Saturn's rings put on a show in new NASA photo
Saturn's rings cast shadows on the gas giant.
Tue, Mar 06, 2012 at 07:32 AM
RING AROUND THE PLANET: Saturn's rings cast shadows on the huge planet. Saturn's largest moon, Titan, is visible just below the rings, in the upper right of the picture. (Photo: NASA/JPL–Caltech/Space Science Institute)
A spectacular new photo shows Saturn's rings casting shadows across the planet, while the huge moon Titan looms in the distance.
The iconic rings of Saturn cut across the top of the image, which was captured in infrared light by NASA's Cassini spacecraft on Jan. 5 and released to the public on March 5. The rings' shadows play out below, creating dark bands and stripes across much of the gas giant's surface.
In the new Saturn photo, the planet's largest moon, Titan, hangs just beneath the rings, in the upper right portion of the image. Just above the rings sits the tiny moon Prometheus, barely visible as a tiny white speck.
At 3,200 miles (5,150 kilometers) in diameter, Titan is nearly 50 percent wider than Earth's moon. The only moon in our solar system larger than Titan is Ganymede, which orbits Jupiter.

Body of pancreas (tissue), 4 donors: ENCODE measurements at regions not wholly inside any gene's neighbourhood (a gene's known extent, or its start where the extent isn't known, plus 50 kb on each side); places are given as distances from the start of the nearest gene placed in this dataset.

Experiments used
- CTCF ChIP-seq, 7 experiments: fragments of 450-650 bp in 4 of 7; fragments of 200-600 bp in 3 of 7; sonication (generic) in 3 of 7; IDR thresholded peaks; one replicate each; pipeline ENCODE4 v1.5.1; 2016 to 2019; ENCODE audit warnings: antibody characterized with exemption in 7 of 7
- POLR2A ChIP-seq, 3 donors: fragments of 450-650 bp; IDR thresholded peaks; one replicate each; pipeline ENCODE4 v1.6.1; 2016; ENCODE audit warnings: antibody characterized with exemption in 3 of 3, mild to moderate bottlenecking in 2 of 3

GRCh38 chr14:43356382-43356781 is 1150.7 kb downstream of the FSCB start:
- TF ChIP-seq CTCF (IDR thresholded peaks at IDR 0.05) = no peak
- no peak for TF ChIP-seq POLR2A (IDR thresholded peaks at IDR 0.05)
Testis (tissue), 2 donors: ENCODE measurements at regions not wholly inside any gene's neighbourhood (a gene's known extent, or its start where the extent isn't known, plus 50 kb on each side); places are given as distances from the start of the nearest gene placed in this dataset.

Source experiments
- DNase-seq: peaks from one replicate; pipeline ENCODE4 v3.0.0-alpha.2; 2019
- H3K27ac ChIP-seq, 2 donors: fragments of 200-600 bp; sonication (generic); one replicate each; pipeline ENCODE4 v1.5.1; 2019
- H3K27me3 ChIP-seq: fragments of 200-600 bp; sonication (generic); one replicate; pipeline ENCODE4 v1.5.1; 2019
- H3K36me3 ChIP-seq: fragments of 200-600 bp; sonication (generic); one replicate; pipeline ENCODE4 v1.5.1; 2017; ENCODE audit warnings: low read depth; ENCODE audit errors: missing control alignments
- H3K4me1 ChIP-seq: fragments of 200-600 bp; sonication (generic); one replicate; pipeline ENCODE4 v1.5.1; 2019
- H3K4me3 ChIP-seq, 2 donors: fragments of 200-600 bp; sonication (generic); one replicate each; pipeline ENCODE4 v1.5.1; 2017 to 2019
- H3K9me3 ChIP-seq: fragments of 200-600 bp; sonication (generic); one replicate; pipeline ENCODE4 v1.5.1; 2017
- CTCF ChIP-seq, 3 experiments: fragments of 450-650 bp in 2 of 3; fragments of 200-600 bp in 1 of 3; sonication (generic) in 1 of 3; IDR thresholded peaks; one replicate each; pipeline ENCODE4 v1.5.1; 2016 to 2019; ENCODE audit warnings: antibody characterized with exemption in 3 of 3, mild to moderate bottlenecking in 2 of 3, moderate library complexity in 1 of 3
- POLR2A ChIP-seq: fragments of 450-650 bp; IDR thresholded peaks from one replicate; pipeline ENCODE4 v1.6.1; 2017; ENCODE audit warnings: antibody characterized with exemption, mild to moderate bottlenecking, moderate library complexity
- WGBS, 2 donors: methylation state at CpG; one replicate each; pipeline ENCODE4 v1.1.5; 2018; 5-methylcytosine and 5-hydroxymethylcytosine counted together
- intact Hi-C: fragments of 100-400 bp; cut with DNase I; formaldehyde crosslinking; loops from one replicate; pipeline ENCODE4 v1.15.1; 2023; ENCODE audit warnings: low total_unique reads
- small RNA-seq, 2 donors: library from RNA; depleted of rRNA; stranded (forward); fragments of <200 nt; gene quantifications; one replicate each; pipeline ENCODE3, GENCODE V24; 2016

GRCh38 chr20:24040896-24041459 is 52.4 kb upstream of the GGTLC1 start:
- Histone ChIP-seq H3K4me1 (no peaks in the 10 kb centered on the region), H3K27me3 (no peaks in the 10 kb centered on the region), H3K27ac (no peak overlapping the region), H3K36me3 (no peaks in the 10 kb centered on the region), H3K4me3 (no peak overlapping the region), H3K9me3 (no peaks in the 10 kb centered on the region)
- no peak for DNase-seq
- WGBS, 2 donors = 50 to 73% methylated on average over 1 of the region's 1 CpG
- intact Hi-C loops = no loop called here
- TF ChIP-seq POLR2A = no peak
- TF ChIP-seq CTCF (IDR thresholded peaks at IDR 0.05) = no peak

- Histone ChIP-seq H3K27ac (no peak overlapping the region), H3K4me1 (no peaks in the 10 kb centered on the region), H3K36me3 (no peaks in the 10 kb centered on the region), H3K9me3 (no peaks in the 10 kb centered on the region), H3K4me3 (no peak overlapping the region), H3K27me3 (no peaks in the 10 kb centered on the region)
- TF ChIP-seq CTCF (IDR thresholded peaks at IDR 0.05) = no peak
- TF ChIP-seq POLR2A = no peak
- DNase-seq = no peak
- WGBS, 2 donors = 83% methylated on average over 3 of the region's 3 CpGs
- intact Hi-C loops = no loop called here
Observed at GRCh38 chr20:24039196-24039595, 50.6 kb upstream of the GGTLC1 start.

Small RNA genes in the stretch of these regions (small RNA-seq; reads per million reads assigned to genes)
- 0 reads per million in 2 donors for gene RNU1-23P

Titan has a thick, nitrogen-rich atmosphere that shrouds the frigid body in a soupy brown haze. Complex organic molecules — the carbon-containing building blocks of life as we know it — swirl about in this atmosphere.
The huge moon also has a hydrocarbon-based weather system, with methane rain falling from the sky and pooling in liquid-methane lakes. Astrobiologists speculate that Titan may be one of the best places in the solar system to search for extraterrestrial life.
Prometheus is an entirely different body altogether — an irregularly shaped, elongated moon just 53 miles (86 kilometers) across. Scientists think Prometheus is a porous, icy object, but they don't know much about it.
Cassini’s wide-angle camera snapped the photo while the probe was about 425,000 miles (685,000 km) from Saturn. The image scale is 23 miles (37 km) per pixel on Saturn, researchers said.
Cassini launched in 1997 and arrived at Saturn in 2004. It has been studying the ringed planet and its many moons ever since, and will continue to do so for years to come. Last year, NASA extended the probe's mission to at least 2017.
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